Based on pick data from ESPN’s and Yahoo’s free bracket challenges, Kansas is the most popular choice to win the title this year, fitting for the number one overall seed. In second place, though, is Michigan State, a team that is not even a (1) seed in its own region. One possible reason for this much love for Sparty: Tom Izzo.
Coaches matter in the NCAA tournament. Obviously, any coach who makes it to the NCAA tournament is a successful coach. But historically, some coaches, like Izzo, are able to consistently navigate the bracket successfully, while others tend to come up short in the postseason. So let’s take a look at how this year’s tournament coaches have done in the past.
The goal of this article is to isolate a coach’s tournament performance. To do this, we compare each coach’s results to what might be expected given his team’s seed. As seen in my earlier post on conference performance, I constructed a model to project outcomes based only on the seeds of the two teams playing, and the distance each team traveled to the game location. The model uses data from every tournament game since 1985.
With this model, we can project the win probability and expected point differential given average coaches on both sides. This leads to two complimentary metrics: Wins Added and Points Added.
Wins Added estimates the extra number of wins a coach has accumulated over his career compared to an average coach. For example, if the model gives a team a 40% to win a game, a win would give the coach +0.6 Wins Added for that game, while a loss would cost the coach -0.4 Wins Added.
Points Added follows the same logic. If the model projects an expected point differential of -3, a win by 5 would give the coach +8 Points Added, a loss by 1 is +2 Points Added, and a loss by ten would be -7 Points Added.
So let’s take a look at how this year’s coaches stack up based on these two metrics, region by region.
South Region Coaches
- The region is marked by two coaches who made impressive debuts: Connecticut’s Kevin Ollie and California’s Cuonzo Martin. Ollie took the (7) seed Huskies to the NCAA title in 2014. Meanwhile, Martin guided (11) seed Tennessee from the First Four to the Sweet Sixteen in 2014, winning each of his first three games by double digits. It will be interesting to see how these two coaches follow up in their second tournaments.
- Wins Added does not love the top two seeded coaches, Kansas’s Bill Self and Villanova’s Jay Wright, although Self does significantly by the Points Added metric.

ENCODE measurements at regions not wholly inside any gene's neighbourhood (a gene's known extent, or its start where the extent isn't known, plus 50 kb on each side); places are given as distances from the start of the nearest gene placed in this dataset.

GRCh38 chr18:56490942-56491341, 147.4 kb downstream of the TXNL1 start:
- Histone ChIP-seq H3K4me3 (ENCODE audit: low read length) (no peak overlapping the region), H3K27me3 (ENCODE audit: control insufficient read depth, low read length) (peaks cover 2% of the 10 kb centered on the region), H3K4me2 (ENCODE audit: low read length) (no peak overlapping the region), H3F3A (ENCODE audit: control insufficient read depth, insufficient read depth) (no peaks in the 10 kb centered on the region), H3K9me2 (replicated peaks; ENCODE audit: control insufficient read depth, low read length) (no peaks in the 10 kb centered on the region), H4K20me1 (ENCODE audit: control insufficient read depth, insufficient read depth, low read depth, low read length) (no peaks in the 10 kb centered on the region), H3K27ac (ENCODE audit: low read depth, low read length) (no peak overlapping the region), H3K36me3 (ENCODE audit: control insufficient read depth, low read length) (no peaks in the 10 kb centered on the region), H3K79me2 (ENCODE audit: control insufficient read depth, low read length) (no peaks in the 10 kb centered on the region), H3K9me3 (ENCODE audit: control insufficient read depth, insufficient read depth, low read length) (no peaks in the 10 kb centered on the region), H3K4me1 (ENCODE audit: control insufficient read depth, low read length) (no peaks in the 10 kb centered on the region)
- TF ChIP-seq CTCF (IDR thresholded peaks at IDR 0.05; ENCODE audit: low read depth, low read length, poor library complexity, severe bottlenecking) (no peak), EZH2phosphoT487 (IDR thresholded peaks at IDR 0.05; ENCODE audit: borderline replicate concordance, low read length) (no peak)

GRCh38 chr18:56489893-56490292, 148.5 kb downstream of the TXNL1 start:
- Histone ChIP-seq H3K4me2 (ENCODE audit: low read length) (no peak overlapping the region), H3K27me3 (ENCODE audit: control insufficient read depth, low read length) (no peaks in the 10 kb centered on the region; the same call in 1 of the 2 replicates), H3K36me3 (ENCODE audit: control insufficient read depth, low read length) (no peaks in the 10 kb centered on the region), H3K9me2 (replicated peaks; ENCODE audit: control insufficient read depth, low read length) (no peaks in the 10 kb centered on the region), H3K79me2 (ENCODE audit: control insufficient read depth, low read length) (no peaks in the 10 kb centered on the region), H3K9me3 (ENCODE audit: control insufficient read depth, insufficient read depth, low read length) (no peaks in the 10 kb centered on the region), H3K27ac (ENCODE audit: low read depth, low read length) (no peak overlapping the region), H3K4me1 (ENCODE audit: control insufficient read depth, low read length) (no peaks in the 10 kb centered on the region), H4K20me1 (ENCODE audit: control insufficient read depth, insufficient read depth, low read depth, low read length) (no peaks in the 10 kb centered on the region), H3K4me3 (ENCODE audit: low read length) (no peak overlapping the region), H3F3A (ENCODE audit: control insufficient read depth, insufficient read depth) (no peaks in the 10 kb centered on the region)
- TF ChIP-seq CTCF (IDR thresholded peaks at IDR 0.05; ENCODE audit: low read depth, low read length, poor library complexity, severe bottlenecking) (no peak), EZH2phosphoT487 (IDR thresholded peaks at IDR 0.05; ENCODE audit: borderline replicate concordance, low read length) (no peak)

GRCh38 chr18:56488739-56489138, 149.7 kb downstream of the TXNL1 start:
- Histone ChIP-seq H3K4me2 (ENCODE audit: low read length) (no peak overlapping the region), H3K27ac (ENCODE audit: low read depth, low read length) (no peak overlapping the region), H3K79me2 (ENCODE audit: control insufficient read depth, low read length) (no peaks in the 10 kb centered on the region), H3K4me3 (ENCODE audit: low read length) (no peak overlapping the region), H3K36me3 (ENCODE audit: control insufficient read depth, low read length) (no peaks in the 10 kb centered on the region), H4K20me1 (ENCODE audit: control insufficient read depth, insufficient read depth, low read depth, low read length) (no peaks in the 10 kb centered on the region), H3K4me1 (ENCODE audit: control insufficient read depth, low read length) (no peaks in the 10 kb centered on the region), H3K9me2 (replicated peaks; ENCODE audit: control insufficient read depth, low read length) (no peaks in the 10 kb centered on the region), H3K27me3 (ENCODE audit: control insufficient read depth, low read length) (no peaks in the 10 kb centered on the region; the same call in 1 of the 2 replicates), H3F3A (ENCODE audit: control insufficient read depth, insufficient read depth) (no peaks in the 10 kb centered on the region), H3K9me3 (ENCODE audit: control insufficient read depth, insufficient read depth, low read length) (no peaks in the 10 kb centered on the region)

- By these measures Fran Dunphy, might be the worse tournament coach in the field. Out of all 2016 coaches, he is last in Wins Added by more than one full win, and is third to last in Points Added.
- The matchup between Gregg Marshall and Sean Miller is yet another reason that Wichita State vs. Arizona is my favorite first round matchup this year.
West Regions Coaches
- No surprise that Coach K is on top by both measures.
- One thing to watch is how Shaka Smart’s past success translates in his first year at Texas.
- Dana Altman is an interesting case, as he is ranked third in the region in Points Added, but has a negative Wins Added rating.
- Oklahoma is a popular pick to take this region, but Lon Kruger is ranked last in the region by both metrics.
- Overall, the West as a region has the most coaches with negative Points Added (seven), and is tied for the most coaches with negative Wins Added (six).
East Region Coaches
- This region is characterized by a few very strong coaches (North Carolina’s Roy Williams, Kentucky’s John Calipari, and Michigan’s John Beilein) and a few very weak coaches (Notre Dame’s Mike Brey, Pittsburgh’s Jamie Dixon, and Indiana’s Tom Crean).
- I was pretty shocked at how Roy Williams’s ratings turned out. He and Izzo are the runaway top two coaches in the tournament this year.
- Andy Enfield’s back! Can he recapture the Dunk City magic this year?
- West Virginia’s Bob Huggins, like Dana Altman in the West, does really poorly in Wins Added, but is above average by Point Added.
Midwest Region Coaches
- Looking at the coaches makes it pretty clear why Michigan State is such a favorite to come out of this region. Not only is Tom Izzo one of the best pure tournament coaches of all time, but top-seeded Virginia’s Tony Bennett is ranked last in the region by both metrics.
- The potential second round matchup between Izzo and Dayton’s Archie Miller would be fun. Miller has made quite the impression in his first two tournaments, but he’s going to have a tough time getting two wins for the third straight year.
- I was not expecting Tubby Smith to be rated so highly, considering it has been eleven years since he made it out of the first weekend of the tournament. But prognosticators might want to take a second look before they jump on the Butler bandwagon in the first round.
Data from Sports Reference College Basketball
Data organized and compiled using MySQL
Visualizations made with Tableau Public.